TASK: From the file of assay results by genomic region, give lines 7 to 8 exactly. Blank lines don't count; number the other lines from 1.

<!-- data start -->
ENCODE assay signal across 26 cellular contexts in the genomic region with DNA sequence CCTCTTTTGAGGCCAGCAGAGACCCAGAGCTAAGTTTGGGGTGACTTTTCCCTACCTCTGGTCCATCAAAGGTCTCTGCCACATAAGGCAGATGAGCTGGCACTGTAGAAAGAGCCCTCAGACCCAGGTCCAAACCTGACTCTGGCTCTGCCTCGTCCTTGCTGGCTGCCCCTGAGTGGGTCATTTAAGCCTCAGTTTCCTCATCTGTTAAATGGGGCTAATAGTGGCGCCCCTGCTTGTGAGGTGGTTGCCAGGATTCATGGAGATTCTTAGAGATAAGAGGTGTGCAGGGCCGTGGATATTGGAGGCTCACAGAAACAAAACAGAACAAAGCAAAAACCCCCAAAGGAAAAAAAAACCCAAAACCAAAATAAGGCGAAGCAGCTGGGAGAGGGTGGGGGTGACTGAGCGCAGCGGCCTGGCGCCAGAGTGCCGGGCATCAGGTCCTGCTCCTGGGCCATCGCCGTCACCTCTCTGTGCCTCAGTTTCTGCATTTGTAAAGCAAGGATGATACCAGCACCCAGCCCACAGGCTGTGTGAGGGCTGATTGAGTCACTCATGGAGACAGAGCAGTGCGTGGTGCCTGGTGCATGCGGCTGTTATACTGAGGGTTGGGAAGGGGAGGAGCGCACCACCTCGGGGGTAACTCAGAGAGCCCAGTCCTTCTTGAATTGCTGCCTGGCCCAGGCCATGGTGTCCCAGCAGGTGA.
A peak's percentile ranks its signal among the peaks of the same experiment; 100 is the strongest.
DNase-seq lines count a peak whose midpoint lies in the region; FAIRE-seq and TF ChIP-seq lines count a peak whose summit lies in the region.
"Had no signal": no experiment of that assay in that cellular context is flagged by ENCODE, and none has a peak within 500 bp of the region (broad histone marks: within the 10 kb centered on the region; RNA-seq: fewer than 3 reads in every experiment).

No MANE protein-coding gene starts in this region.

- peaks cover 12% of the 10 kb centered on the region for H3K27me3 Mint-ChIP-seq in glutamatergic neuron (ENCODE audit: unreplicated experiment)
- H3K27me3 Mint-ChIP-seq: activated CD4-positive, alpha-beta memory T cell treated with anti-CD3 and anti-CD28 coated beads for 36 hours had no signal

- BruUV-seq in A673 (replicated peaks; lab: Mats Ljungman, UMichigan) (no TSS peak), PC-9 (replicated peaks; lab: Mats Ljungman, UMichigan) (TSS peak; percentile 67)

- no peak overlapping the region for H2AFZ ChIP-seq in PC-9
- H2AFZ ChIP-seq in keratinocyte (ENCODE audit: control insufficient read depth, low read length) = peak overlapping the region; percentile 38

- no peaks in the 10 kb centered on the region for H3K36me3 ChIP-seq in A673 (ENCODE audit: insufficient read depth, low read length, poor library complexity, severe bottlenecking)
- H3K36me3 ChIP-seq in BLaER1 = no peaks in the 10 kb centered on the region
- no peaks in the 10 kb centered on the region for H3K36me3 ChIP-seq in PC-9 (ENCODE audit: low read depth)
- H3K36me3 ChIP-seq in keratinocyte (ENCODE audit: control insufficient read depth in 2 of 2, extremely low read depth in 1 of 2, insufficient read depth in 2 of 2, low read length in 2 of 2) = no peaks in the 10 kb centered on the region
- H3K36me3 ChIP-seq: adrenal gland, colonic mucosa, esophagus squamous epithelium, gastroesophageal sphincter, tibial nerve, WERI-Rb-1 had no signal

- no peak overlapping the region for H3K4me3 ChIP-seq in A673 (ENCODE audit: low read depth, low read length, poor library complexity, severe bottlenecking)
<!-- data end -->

- H3K27me3 Mint-ChIP-seq: activated CD4-positive, alpha-beta memory T cell treated with anti-CD3 and anti-CD28 coated beads for 36 hours had no signal

- BruUV-seq in A673 (replicated peaks; lab: Mats Ljungman, UMichigan) (no TSS peak), PC-9 (replicated peaks; lab: Mats Ljungman, UMichigan) (TSS peak; percentile 67)